Immagini della pagina


The portrait of Columbus is from an Italian work published in Rome in 1596, entitled "Ritratti de cento capitani illustri, intagliati da Aliprando Capriolo." It is considered by the Duke of Veraguas, the lineal descendant of Columbus, and by other capable judges, to be the most probable portrait extant of the discoverer. To face the title. The representation of a Spanish galley in the title-page is copied from the tomb of Fernando Columbus, in the cathedral of Seville.

The terrestrial globe, of which a segment is given, was made at Nuremburg in the year 1492, the very year in which Columbus departed on his first voyage of discovery. Martin Behem, the inventor, was one of the most learned cosmographers of the time, and, having resided at Lisbon in the employ of the King of Portugal, he had probably seen the map of Toscanelli, and the documents submitted by Columbus to the consideration of the Portuguese government. His globe may, therefore, be presumed illustrative of the idea entertained by Columbus of the islands in the ocean near the extremity of Asia, at the time he undertook his discovery The sketch of a galley coasting the island of Hispaniola is from an illustration of a letter written by Columbus to Dom Raphael Xansis, treasurer of the King of Spain. An extremely rare edition of the letter exists in the public library of Milan. The original sketch is supposed to have been made with a pen by Columbus

Portrait of Amerigo Vespucci




The map of the routes of Columbus is reduced from one made by Don Martin Fernandez de Navarrete

[ocr errors]



WHETHER in old times beyond the reach of history or tradition, and at a remote period when, as some imagine, the arts may have flourished to a degree unknown to those whom we term the ancients, there existed an intercourse between the opposite shores of the Atlantic; whether the Egyptian legend narrated by Plato, respecting the island of Atalantis, was indeed no fable, but the tradition of some country, engulphed by one of those mighty convulsions of our globe, which have left the traces of the ocean on the summits of lofty mountains; must ever remain matters of vague and visionary speculation. As far as authenticated history extends, nothing was known of Terra Firma, and the islands of the western hemisphere, until their discovery towards the close of the fifteenth century. A wandering bark may occasionally have lost sight of the landmarks of the old continents, and been driven by tempests across the wilderness of waters,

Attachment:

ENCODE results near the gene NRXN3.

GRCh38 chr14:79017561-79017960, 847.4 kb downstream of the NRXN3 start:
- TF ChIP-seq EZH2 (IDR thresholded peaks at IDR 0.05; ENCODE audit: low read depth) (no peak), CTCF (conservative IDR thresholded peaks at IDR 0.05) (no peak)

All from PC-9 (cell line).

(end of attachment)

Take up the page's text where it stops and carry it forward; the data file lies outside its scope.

long before the invention of the compass, but none ever returned to reveal the secrets of the ocean; and though, from time to time, some document has floated to the old world, giving to its wondering inhabitants indications of land far beyond their watery horizon, yet no one ventured to spread a sail, and seek that land, enveloped in mystery and peril. Or if the legends of the Scandinavian voyagers be correct, and their mysterious Vinland were the coast of Labrador, or the shore of Newfoundland, they had but transient glimpses of the New World, leading to no permanent knowledge, and in a little time lost again to mankind. Certain it is, that at the beginning of the fifteenth century, when the most intelligent minds were seeking, in every direction, for the scattered lights of geographical knowledge, a profound ignorance prevailed among the learned as to the western regions of the Atlantic; its vast waters were regarded with awe and wonder, seeming to bound the world as with a chaos, into which conjecture could not penetrate, and enterprise feared to adventure. We need no greater proof of this than the description given of the Atlantic by Xerif al Edrisi, surnamed the Nubian, an eminent Arabian writer, whose countrymen possessed all that was known of geography in the middle ages.

« IndietroContinua »